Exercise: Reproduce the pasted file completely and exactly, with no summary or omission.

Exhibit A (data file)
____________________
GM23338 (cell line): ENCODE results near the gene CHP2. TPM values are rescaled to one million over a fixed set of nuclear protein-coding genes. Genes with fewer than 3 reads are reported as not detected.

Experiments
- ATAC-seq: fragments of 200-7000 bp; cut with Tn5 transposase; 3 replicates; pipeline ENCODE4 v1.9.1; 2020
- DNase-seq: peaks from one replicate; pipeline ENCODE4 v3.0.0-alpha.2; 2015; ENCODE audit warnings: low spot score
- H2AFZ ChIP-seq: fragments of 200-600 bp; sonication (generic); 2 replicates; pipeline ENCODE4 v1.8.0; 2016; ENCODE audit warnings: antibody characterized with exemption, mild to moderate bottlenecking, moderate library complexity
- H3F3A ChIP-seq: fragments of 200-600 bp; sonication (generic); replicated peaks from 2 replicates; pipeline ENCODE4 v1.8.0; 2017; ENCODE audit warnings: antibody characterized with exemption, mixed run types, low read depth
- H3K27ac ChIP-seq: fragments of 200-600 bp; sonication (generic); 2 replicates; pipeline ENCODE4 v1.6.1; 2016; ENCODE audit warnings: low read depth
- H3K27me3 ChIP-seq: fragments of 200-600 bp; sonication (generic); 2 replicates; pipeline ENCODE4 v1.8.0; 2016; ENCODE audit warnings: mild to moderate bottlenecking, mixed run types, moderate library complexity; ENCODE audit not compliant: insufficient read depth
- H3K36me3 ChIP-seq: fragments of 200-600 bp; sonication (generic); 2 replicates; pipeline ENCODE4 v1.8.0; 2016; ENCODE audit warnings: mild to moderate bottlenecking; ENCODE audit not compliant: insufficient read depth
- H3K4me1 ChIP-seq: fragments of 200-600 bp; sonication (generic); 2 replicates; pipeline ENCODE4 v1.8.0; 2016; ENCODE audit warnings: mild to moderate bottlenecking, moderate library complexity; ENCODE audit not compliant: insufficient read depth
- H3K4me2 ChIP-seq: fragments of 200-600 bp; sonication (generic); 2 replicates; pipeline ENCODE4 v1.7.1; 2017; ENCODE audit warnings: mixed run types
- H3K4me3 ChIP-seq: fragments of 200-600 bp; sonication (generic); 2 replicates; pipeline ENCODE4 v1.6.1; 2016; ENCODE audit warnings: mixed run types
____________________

GM23338 (cell line): ENCODE results near the gene CHP2. TPM values are rescaled to one million over a fixed set of nuclear protein-coding genes. Genes with fewer than 3 reads are reported as not detected.

Experiments
- ATAC-seq: fragments of 200-7000 bp; cut with Tn5 transposase; 3 replicates; pipeline ENCODE4 v1.9.1; 2020
- DNase-seq: peaks from one replicate; pipeline ENCODE4 v3.0.0-alpha.2; 2015; ENCODE audit warnings: low spot score
- H2AFZ ChIP-seq: fragments of 200-600 bp; sonication (generic); 2 replicates; pipeline ENCODE4 v1.8.0; 2016; ENCODE audit warnings: antibody characterized with exemption, mild to moderate bottlenecking, moderate library complexity
- H3F3A ChIP-seq: fragments of 200-600 bp; sonication (generic); replicated peaks from 2 replicates; pipeline ENCODE4 v1.8.0; 2017; ENCODE audit warnings: antibody characterized with exemption, mixed run types, low read depth
- H3K27ac ChIP-seq: fragments of 200-600 bp; sonication (generic); 2 replicates; pipeline ENCODE4 v1.6.1; 2016; ENCODE audit warnings: low read depth
- H3K27me3 ChIP-seq: fragments of 200-600 bp; sonication (generic); 2 replicates; pipeline ENCODE4 v1.8.0; 2016; ENCODE audit warnings: mild to moderate bottlenecking, mixed run types, moderate library complexity; ENCODE audit not compliant: insufficient read depth
- H3K36me3 ChIP-seq: fragments of 200-600 bp; sonication (generic); 2 replicates; pipeline ENCODE4 v1.8.0; 2016; ENCODE audit warnings: mild to moderate bottlenecking; ENCODE audit not compliant: insufficient read depth
- H3K4me1 ChIP-seq: fragments of 200-600 bp; sonication (generic); 2 replicates; pipeline ENCODE4 v1.8.0; 2016; ENCODE audit warnings: mild to moderate bottlenecking, moderate library complexity; ENCODE audit not compliant: insufficient read depth
- H3K4me2 ChIP-seq: fragments of 200-600 bp; sonication (generic); 2 replicates; pipeline ENCODE4 v1.7.1; 2017; ENCODE audit warnings: mixed run types
- H3K4me3 ChIP-seq: fragments of 200-600 bp; sonication (generic); 2 replicates; pipeline ENCODE4 v1.6.1; 2016; ENCODE audit warnings: mixed run types